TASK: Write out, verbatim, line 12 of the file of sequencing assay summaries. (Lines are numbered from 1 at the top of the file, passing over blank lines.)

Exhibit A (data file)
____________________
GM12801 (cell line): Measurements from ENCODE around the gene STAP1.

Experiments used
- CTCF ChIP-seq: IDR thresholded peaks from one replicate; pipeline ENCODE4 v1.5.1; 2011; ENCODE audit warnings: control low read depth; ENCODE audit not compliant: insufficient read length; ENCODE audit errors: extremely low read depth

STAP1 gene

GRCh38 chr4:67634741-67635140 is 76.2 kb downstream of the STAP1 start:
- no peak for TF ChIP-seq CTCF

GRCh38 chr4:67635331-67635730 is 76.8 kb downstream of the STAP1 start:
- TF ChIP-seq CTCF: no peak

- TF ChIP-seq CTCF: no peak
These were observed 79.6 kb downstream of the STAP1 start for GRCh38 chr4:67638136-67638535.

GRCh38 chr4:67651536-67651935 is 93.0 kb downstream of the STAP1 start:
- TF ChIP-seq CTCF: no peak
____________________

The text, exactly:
- TF ChIP-seq CTCF: no peak